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Phenotypic characterization of circadian rhythms and body mass index (BMI) in individuals with different genotypes for clock genes polymorphisms: comparison between college students from morning and evening schedules

Grant number: 19/06294-2
Support type:Scholarships in Brazil - Master
Effective date (Start): October 01, 2019
Effective date (End): January 31, 2022
Field of knowledge:Biological Sciences - Physiology - General Physiology
Principal researcher:Mario Pedrazzoli Neto
Grantee:Juliana Viana Mendes
Home Institution: Escola de Artes, Ciências e Humanidades (EACH). Universidade de São Paulo (USP). São Paulo , SP, Brazil
Associated research grant:14/50457-0 - Melatonin and the control of energy metabolism: basic, clinical and epidemiological research, AP.TEM

Abstract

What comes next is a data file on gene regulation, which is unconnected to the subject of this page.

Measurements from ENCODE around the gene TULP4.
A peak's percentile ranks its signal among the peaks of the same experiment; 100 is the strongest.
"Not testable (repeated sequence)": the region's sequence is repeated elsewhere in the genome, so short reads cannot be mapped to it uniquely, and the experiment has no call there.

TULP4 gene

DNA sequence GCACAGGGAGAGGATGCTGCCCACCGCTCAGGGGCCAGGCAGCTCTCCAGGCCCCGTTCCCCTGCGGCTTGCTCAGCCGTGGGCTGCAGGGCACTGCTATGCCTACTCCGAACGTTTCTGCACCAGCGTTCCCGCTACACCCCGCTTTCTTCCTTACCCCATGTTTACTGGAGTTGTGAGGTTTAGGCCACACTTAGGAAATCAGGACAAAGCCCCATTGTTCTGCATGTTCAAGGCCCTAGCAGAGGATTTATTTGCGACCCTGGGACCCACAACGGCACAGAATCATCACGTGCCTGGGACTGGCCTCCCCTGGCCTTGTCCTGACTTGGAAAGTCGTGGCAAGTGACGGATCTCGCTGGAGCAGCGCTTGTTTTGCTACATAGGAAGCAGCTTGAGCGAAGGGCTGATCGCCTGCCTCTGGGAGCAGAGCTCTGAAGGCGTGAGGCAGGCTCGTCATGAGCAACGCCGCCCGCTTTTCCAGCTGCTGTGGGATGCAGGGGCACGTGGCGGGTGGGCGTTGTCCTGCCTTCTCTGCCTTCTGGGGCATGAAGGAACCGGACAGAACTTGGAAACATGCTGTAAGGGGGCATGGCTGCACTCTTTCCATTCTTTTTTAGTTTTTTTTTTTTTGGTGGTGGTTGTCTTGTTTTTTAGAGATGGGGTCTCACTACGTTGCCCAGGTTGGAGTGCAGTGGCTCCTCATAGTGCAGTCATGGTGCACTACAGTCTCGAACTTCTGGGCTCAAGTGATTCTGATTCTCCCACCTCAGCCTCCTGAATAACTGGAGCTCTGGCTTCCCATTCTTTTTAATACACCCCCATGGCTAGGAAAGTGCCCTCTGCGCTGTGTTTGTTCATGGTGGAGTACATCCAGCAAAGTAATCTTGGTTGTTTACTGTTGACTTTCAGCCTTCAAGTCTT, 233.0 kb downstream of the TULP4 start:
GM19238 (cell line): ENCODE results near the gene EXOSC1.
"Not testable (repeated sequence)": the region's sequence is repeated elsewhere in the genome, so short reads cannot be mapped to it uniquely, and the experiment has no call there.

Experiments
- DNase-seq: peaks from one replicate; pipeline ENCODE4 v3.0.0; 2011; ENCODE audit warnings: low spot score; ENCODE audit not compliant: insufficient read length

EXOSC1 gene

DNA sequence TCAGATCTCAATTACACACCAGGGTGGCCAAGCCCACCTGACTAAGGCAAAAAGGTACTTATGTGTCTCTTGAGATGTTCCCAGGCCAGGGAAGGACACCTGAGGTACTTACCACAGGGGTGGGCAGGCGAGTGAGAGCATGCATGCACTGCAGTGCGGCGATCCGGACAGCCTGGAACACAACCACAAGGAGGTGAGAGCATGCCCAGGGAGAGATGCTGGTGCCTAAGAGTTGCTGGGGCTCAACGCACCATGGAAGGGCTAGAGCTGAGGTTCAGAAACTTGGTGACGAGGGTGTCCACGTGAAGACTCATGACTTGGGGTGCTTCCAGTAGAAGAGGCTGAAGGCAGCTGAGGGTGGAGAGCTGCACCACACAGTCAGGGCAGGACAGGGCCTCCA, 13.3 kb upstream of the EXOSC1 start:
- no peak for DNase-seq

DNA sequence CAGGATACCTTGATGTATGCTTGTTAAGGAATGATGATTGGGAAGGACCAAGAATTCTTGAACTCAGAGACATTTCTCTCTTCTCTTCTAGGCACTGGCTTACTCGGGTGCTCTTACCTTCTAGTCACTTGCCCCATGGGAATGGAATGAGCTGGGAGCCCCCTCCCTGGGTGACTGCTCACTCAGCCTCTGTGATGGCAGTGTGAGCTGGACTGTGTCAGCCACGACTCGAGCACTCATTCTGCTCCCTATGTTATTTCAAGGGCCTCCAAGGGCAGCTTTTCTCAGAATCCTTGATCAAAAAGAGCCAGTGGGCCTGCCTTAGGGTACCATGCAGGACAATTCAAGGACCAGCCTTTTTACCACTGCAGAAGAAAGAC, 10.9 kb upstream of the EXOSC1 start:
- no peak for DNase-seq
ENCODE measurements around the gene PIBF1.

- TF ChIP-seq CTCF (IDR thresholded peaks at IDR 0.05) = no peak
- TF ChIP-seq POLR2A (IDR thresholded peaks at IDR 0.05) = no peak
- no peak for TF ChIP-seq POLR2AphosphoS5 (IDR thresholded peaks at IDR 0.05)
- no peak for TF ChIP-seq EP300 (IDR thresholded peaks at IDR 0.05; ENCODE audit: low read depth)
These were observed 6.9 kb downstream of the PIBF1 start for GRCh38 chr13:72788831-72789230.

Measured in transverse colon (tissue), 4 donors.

Individual differences in sleep duration, sleep onset and sleep offset, and preference for certain schedules in order to perform daily activities are associated with so-called chronotype. Studies about chronotype bring up the problem of the adaptation of individuals to the temporal organization of society and its implications for human health and productivity. The molecular circadian timing system involves genes known as clock genes, e.g. PER3. These genes are associated with the regulation of physiological processes, which are synchronized with the environmental light/dark, wake/sleep cycle and metabolic energy balance. Recent studies show the association between variations in the clock genes and also in the genes of the melatonin synthesis pathway, such as the HIOMT and AANAT genes, with sleep regulation. The possibility of sleep disruption and decrease in melatonin synthesis, due to the interaction between social, environmental and genetic factors, is related to the increase in obesity and type 2 diabetes. Night shift jobs and studying at night are possible social contexts which sleep can be disrupted. In the present project we aim to investigate, through the students who have nocturnal study schedule, possible associations between chronotype, polymorphisms in the clock genes and the consequences for the energetic metabolism of attending classes in the beginning of the night. (AU)

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